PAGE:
Woodman, spare that tree!
Touch not a single bough!
In youth it sheltered me,
And I'll protect it now.
- George Pope Morris, 1830
Mary had a little lamb;
Its fleece was white as snow,
And everywhere that Mary went
The lamb was sure to go.
- Sarah Josepha Hale, Poems for our Children, 1830
Stolen sweets are always sweeter,
Stolen kisses much completer,
Stolen looks are nice in chapels,
Stolen, stolen, be your apples.
- Leigh Hunt, Song of Fairies Robbing an Orchard, 1830
It was a dark and stormy night.
- Opening line of Edward Bulwer-Lytton's 1830 novel Paul Clifford.
C'est une fête toute napolitaine, monseigneur, nous
dansons sur un volcan!"
(This is truly a Neapolitan event, Sire, for we are dancing
on a volcano!)"
- the Comte de Salvandy, during a June fête held by the duc d'Orleans for the King of Naples.
Born in 1830:
Died in 1830:
Events of 1830:
Thomas Southwood Smith's Treatise on Fever argues that
disease is the prinicpal cause of poverty.
Wang Qingren published several anatomy treatises, including Yilin
Gaicuo (Errors Corrected from the Forest of Physicians)
Alfred Tennyson's Poems, Chiefly Lyrical
Henri Bayle (aka 'Stendahl')'s novel Le Rouge et le noir appears.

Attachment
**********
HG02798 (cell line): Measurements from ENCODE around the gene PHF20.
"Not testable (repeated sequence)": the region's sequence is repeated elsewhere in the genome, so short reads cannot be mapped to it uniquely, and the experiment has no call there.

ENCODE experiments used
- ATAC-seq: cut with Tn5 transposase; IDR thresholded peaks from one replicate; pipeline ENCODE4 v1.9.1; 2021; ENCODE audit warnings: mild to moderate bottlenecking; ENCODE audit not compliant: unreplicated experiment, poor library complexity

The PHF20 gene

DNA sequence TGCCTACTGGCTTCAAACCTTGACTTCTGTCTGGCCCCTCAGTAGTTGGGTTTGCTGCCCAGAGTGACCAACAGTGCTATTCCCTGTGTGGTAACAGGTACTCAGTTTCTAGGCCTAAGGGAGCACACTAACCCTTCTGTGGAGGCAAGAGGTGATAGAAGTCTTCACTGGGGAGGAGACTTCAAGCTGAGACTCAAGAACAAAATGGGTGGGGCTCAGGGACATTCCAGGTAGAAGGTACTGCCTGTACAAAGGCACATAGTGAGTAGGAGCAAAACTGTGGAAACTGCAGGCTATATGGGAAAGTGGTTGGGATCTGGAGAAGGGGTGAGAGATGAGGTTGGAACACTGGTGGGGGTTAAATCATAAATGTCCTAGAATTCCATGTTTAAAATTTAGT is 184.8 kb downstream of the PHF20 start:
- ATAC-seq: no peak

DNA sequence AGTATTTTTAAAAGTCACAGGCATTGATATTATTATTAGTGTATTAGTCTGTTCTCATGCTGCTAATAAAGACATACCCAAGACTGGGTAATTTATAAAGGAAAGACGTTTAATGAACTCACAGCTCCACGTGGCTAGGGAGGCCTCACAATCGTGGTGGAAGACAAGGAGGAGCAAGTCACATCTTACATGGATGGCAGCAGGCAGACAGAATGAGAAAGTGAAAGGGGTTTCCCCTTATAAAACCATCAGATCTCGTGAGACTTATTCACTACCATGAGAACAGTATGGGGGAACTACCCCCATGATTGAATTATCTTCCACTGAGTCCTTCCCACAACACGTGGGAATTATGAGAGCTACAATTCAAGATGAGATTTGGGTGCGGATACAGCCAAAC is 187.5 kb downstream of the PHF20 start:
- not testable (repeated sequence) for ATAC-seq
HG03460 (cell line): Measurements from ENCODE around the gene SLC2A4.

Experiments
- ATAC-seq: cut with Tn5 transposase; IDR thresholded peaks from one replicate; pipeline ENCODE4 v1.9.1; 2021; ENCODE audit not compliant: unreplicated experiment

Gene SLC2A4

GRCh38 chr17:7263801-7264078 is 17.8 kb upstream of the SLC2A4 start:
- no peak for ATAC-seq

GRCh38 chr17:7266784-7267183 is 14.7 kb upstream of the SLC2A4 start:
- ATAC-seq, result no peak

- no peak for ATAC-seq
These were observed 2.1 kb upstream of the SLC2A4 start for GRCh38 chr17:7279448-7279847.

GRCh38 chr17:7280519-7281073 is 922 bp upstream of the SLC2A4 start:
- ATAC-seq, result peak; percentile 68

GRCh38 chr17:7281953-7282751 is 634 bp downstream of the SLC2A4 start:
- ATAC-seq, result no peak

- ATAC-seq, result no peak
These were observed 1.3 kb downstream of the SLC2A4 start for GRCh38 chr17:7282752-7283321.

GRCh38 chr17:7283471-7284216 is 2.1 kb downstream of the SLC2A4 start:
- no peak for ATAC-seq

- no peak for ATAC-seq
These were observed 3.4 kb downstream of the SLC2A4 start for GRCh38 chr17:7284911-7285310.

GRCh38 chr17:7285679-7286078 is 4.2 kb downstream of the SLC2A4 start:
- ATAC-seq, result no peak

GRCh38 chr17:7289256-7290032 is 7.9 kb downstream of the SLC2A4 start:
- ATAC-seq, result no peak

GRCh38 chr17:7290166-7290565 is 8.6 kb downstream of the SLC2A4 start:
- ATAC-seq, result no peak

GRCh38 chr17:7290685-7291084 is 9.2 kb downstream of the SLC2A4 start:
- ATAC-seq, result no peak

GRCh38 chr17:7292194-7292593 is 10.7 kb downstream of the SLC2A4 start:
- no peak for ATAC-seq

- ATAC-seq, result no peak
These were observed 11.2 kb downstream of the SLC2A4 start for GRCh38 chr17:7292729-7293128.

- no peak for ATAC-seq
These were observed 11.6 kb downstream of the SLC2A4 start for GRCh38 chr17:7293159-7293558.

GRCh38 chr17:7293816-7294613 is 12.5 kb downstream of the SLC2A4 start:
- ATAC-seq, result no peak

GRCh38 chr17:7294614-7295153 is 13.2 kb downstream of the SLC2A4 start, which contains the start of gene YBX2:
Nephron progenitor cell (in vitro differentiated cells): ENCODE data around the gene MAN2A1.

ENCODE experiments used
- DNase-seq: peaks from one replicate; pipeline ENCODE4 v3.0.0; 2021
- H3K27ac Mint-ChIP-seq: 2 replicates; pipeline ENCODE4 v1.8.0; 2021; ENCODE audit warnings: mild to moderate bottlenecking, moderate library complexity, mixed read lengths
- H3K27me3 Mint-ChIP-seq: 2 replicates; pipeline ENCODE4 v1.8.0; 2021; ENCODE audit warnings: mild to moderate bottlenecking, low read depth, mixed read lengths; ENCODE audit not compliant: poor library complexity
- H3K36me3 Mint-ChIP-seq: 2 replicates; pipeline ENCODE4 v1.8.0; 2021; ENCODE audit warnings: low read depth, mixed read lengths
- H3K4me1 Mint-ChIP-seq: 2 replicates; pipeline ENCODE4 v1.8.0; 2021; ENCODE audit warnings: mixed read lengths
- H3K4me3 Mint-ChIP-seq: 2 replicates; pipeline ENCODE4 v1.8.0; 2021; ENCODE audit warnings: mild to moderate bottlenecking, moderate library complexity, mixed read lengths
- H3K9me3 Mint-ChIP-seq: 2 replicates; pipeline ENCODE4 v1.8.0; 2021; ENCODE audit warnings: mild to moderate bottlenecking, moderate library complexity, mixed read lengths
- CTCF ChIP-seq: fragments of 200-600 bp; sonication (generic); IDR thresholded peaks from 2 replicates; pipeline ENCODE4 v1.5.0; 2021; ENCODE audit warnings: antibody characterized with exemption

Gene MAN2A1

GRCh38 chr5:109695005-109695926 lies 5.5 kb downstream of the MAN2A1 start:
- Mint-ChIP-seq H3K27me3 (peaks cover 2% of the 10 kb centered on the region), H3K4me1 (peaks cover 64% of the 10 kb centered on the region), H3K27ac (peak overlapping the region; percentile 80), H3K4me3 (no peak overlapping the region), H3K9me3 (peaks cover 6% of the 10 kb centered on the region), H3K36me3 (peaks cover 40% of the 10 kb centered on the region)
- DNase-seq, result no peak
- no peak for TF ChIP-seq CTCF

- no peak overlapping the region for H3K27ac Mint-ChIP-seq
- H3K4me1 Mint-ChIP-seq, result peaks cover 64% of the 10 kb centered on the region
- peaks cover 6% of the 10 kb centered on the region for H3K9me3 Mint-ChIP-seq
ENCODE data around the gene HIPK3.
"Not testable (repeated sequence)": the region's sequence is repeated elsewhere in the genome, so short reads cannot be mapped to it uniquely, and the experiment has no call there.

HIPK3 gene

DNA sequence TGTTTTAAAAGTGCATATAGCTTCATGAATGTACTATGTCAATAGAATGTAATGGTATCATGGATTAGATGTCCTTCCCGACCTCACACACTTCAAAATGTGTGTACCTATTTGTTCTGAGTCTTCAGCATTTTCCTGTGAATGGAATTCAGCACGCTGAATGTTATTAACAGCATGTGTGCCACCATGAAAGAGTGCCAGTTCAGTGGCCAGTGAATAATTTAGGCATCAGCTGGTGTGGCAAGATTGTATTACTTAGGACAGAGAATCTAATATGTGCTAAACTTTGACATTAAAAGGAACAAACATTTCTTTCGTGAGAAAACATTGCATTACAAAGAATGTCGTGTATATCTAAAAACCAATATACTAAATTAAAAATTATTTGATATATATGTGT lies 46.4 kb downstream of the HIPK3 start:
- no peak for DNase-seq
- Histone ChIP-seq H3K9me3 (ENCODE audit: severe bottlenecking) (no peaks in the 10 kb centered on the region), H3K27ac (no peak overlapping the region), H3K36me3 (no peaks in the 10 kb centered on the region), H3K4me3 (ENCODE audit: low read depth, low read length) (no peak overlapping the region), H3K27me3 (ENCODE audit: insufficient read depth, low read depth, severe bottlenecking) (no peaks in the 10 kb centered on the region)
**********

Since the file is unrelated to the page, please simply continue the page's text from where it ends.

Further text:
Henry Savery's Quintus Servinton is the first novel published
Honore de Balzac's collection of six stories, Scenes de la vie
privee, is published.
The Book of Mormon is published as Joseph Smith and his five
followers organize the Church of Jesus Christ of Latter-Day Saints in
upstate New York.
Although the locomotive 'Tom Thumb' loses its famous Baltimore race to a horse, regular passenger service begins between
Baltimore and Ellicotts Mills, the first such
service in the United States. In Britain, tragedy strikes the
opening of the Liverpool and Machester Railway when Huskisson
is run over.
Former president John Quincy Adams is elected to the House of
The fifth decennial United States Census counts 12,866,020 people,
including 1,987,428 slaves.
The United States congress passes the Indian Removal Act, authorizing
president Andrew Jackson to force Native Americans to move west of the
Mississippi River. American painter George Catlin travels to
St. Louis, meets William Clark, and travels with
him out into the prairie, painting images of the Plains Indians.
The National Negro Convention meets in Philadelphia,
discussing ways to get slavery abolished.
Mexico forbids any more Americans from emigrating into Texas,
as well as the importation of slaves from the United States.
(April 24) the Ottoman sultan accepts the independence
of Greece, and grants Serbia autonomy within the Empire.
Uruguay passes a constitution, with General Jose Fructoso Rivera
as its first president.
Venezuela decided to break away from Gran Colombia the
previous year; the Venezuelan Cogress officially proclaims indepdenence
on January 21. Simón Bolívar resigns (April 27) as president.
If Bolivar is unable to stop Gran Golombia's breakup, his successor, Jose
Domingo Caciedo cannot possibly do anything. The provinces of Quito
and Guayaquil break away to form the independent state of Ecuador